I’ve said it before but it’s worth saying again: Parents are a child’s first teacher. Parents are also a child’s most influential teacher. And during this time of distance learning to prevent the spread of COVID-19, parents are more pivotal in their child’s education than ever.
Most conferences for parents of elementary and middle school age public school children begin next week, and for the health and safety of students, families and staff, conferences will be done virtually this year.
This is your chance to meet and catch up with your child’s teacher to learn about your child’s progress in school. Middle school parents will actually experience conferences led by students themselves. Student-led conferences provide the opportunity for our students to reflect on their learning and share their experience with their parents and other caring adults from their school.
At these middle school conferences students will share successes, challenges and set goals for their work moving forward. Student led conferences are different from the traditional parent teacher conference. During their conference, students practice public speaking skills by leading and facilitating the meeting. The role of adults is to listen and support students in their reflection and learning as they monitor their progress toward their goals.
No matter what grade your child is in, consider these questions before you head to your child’s conference.
What is my child expected to learn this year?
Ask what is being studied. This is also a good time for the teacher to show you what your child did for class projects and other assignments. The teacher can review the grade level standards your child is learning.
How are they progressing?
It’s not enough to know the standards, we also want to know how well your child is progressing toward meeting these standards. We actually create multiple ways for teachers to assess the progress your student is making during the school year. Ask the teacher to share the results of any assessments done so far and to share work samples from your child’s classroom projects and assignments.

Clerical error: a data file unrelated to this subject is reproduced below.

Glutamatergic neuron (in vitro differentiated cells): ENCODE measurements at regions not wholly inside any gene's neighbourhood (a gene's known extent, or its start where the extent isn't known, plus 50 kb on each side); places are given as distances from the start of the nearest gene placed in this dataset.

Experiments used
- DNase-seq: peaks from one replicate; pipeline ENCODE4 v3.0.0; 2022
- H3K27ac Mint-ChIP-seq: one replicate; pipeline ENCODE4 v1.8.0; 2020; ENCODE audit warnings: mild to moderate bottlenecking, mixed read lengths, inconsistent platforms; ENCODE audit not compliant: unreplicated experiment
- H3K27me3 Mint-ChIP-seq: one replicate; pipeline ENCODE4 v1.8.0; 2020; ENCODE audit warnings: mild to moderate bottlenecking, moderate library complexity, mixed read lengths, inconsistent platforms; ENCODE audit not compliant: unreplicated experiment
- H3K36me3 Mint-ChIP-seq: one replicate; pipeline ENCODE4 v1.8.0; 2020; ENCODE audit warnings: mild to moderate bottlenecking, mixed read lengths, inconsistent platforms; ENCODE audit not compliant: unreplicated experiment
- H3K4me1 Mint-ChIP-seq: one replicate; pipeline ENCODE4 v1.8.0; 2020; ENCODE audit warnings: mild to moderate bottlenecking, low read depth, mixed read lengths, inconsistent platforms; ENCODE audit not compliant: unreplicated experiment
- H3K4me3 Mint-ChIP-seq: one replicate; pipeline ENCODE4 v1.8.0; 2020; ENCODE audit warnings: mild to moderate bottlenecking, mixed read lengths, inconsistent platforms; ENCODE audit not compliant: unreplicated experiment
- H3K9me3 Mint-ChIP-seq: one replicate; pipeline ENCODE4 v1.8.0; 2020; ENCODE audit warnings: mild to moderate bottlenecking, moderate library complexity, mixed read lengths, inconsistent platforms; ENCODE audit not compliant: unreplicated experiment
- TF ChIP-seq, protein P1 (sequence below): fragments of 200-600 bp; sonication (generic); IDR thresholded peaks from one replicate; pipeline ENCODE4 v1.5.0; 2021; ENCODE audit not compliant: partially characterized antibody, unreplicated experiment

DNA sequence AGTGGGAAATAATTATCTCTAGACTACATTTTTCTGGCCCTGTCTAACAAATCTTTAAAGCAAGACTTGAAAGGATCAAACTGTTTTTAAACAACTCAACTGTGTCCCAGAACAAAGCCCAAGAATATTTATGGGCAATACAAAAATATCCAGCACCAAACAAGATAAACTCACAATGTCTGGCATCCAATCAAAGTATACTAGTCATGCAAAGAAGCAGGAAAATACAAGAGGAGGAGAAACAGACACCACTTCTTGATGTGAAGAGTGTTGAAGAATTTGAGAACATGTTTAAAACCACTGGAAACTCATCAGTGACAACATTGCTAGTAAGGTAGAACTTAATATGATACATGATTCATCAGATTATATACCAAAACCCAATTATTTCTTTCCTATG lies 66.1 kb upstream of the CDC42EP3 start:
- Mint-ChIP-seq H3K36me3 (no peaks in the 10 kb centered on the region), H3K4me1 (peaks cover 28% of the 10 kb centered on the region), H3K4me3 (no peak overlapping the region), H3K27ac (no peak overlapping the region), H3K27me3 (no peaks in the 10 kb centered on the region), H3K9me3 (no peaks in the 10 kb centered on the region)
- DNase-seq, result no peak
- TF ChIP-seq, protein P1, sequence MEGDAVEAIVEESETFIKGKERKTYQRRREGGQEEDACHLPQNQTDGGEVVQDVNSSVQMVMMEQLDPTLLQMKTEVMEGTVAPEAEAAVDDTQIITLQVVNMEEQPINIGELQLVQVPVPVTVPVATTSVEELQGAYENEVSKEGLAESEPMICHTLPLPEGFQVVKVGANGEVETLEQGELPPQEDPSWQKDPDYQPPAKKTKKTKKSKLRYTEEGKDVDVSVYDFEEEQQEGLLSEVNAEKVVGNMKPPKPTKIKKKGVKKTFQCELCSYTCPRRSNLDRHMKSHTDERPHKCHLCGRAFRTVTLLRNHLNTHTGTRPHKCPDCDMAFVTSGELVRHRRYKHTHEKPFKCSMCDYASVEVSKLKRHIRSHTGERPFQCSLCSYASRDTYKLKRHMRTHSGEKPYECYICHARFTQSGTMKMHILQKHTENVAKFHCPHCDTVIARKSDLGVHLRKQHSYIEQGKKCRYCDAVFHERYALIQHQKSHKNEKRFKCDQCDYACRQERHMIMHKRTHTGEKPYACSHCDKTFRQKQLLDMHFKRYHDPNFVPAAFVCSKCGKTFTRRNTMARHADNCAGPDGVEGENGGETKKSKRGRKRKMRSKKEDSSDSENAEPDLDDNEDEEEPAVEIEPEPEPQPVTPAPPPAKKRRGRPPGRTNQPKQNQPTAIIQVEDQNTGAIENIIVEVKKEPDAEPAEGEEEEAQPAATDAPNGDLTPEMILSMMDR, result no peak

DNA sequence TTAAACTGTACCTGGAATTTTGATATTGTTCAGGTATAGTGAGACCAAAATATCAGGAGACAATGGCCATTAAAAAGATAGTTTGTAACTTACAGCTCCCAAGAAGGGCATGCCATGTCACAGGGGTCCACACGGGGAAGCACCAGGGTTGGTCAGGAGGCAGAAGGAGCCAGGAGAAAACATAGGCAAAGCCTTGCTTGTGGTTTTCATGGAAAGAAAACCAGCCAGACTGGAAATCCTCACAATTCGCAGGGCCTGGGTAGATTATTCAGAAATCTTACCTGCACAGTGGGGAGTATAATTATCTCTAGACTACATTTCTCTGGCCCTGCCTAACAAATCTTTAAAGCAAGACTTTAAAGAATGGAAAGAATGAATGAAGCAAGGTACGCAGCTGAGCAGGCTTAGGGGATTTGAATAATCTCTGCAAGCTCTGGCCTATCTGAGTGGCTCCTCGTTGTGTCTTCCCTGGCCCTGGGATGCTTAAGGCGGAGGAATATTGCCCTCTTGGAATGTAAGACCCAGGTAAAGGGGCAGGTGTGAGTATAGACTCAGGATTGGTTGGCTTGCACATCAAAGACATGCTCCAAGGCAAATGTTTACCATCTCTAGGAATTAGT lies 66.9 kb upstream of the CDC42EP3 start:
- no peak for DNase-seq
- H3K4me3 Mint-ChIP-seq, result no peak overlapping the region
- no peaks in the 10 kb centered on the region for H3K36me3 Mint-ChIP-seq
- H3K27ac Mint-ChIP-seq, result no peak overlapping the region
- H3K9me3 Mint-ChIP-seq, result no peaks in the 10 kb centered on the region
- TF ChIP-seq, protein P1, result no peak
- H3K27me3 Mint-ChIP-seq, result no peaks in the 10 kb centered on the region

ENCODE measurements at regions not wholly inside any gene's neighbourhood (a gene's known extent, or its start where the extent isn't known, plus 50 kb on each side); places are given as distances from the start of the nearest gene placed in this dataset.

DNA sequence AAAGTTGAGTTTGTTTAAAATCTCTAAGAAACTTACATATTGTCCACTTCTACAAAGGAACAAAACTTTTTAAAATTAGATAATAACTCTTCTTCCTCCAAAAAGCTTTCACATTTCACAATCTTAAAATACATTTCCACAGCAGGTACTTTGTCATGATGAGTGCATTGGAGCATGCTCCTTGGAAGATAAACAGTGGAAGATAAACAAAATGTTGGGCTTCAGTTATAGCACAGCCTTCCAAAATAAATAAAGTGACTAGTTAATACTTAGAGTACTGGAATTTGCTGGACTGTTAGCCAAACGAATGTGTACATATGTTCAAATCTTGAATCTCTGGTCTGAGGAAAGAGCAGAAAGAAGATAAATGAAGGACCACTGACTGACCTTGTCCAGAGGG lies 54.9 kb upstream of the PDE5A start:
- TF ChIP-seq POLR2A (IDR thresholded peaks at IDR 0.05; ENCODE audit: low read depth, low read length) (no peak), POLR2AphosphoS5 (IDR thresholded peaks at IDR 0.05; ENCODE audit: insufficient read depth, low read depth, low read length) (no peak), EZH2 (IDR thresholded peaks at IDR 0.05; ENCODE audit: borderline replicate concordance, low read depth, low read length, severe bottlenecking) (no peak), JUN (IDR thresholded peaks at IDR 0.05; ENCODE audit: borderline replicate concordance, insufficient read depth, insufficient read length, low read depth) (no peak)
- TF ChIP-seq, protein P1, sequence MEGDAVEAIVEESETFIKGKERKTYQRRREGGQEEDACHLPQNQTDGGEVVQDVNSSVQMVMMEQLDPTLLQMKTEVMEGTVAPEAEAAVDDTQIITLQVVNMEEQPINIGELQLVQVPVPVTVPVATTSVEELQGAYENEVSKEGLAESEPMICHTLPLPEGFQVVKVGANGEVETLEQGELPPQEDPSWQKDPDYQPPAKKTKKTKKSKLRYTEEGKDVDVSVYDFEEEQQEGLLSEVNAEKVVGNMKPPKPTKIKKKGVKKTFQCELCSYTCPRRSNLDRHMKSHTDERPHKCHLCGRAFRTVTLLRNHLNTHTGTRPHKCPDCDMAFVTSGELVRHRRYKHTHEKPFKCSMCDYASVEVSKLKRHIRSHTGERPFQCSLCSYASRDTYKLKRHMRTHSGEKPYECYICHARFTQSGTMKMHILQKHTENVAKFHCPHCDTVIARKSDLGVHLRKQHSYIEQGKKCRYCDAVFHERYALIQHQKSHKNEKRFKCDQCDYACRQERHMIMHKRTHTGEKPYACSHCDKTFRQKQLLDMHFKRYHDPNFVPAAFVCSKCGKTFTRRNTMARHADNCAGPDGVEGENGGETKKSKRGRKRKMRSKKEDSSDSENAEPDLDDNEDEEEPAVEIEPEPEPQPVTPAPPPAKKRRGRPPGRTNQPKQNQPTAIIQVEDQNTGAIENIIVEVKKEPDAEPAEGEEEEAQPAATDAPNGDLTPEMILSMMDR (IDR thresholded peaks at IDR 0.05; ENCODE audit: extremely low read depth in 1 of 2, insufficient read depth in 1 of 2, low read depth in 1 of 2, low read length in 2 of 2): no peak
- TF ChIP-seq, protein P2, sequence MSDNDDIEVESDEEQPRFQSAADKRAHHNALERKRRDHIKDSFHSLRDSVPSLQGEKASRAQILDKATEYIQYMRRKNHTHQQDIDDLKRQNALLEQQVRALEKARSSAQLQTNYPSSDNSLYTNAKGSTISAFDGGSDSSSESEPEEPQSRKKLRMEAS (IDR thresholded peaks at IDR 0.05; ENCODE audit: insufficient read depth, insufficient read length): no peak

What are my child’s strengths?
Ask about where your child is excelling. It’s important to reinforce and build on these with your child. You might even learn about something your child loves that you didn’t know about. You can also use this time to tell the teacher what you see as strengths in your child.
In which area does my child need improvement?
This question is crucial. Ask the teacher what support your child is receiving in the classroom to improve in subjects where your child is experiencing challenges.
Talk it over with your child
Conference over? You’re not quite done. Make sure you talk one-on-one with your child after the meeting, even if your child is part of the conference.
We appreciate all the additional stressors parents are under. Please be sure to make time for your parent/teacher conference. These conferences are a fundamental part of being involved in your child’s education. Not only do they send the message to your child that their education matters, they also can help you become a better teacher for your child.
Vincent Matthews is the superintendent of schools for the San Francisco Unified School District. He is a guest columnist.